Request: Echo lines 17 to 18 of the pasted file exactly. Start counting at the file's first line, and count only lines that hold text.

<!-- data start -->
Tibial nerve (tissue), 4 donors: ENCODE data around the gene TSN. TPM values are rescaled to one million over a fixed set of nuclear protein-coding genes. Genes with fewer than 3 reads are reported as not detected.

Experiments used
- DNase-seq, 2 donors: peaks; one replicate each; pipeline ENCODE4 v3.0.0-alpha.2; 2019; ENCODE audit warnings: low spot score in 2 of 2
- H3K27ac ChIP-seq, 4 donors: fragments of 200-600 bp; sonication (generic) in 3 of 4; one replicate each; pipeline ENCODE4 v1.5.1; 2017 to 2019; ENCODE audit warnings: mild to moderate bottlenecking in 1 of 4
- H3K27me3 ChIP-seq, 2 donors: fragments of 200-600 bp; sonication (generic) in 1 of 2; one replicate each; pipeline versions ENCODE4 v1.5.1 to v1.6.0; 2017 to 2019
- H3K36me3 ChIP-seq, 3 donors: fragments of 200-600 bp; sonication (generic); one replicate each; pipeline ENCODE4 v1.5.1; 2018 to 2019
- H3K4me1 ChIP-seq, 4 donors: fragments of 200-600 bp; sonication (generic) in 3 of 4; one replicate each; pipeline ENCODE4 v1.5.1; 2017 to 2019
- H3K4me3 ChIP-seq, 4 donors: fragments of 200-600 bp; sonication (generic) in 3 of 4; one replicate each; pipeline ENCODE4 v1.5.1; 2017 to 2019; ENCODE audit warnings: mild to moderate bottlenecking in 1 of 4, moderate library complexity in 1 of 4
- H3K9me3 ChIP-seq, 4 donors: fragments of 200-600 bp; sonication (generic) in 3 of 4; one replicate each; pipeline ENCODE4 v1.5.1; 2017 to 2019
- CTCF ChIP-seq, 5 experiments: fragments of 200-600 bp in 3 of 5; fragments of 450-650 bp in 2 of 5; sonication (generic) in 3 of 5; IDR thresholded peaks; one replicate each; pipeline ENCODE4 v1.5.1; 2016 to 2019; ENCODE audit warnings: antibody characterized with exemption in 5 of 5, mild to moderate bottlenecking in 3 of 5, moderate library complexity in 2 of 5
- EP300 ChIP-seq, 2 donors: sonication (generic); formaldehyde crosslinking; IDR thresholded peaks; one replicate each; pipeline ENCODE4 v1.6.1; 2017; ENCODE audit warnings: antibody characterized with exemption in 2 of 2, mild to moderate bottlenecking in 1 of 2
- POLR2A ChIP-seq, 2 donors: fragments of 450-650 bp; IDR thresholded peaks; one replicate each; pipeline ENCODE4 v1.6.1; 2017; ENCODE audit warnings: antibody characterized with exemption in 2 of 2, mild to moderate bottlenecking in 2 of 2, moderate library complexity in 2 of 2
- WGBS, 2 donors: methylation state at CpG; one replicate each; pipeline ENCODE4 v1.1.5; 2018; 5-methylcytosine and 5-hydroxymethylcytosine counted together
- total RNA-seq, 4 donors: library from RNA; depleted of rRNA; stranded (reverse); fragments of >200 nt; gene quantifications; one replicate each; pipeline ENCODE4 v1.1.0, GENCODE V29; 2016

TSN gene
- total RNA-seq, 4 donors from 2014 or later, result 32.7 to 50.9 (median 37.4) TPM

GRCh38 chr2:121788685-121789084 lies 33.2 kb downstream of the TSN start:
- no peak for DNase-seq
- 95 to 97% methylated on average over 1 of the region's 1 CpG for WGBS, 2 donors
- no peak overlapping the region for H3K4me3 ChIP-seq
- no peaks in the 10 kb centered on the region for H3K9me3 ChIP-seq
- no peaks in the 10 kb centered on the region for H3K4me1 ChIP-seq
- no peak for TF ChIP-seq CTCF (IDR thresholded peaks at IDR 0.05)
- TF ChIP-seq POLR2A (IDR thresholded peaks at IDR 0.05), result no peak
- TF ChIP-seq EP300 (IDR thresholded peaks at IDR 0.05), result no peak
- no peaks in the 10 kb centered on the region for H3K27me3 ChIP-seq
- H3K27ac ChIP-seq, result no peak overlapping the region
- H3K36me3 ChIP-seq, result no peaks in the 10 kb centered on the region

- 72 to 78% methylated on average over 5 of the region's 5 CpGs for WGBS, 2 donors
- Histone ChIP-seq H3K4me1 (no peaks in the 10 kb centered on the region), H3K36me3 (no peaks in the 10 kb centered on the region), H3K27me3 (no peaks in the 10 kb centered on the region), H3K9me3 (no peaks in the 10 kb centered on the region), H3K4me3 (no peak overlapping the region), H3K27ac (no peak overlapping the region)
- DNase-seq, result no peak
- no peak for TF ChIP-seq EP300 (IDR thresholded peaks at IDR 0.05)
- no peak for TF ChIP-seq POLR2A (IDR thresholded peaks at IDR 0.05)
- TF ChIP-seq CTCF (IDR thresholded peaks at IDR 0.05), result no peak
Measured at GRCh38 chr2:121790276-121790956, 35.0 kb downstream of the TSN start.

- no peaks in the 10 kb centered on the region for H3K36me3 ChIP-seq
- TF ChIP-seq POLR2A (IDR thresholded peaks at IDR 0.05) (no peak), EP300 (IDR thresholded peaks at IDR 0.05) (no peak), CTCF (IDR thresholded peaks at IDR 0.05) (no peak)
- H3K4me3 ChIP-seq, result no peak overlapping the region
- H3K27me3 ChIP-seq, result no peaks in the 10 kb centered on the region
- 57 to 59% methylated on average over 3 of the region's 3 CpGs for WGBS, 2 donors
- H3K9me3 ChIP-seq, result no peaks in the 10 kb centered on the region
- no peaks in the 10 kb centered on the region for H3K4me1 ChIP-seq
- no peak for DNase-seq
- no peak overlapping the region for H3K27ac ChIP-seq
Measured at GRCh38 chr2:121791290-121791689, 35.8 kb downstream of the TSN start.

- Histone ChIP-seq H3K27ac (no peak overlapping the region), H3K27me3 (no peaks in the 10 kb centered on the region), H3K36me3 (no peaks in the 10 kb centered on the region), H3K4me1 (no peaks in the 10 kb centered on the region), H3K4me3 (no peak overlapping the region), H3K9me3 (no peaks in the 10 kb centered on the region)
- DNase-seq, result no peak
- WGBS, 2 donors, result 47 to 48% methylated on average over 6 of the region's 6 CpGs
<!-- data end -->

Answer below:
GRCh38 chr2:121788685-121789084 lies 33.2 kb downstream of the TSN start:
- no peak for DNase-seq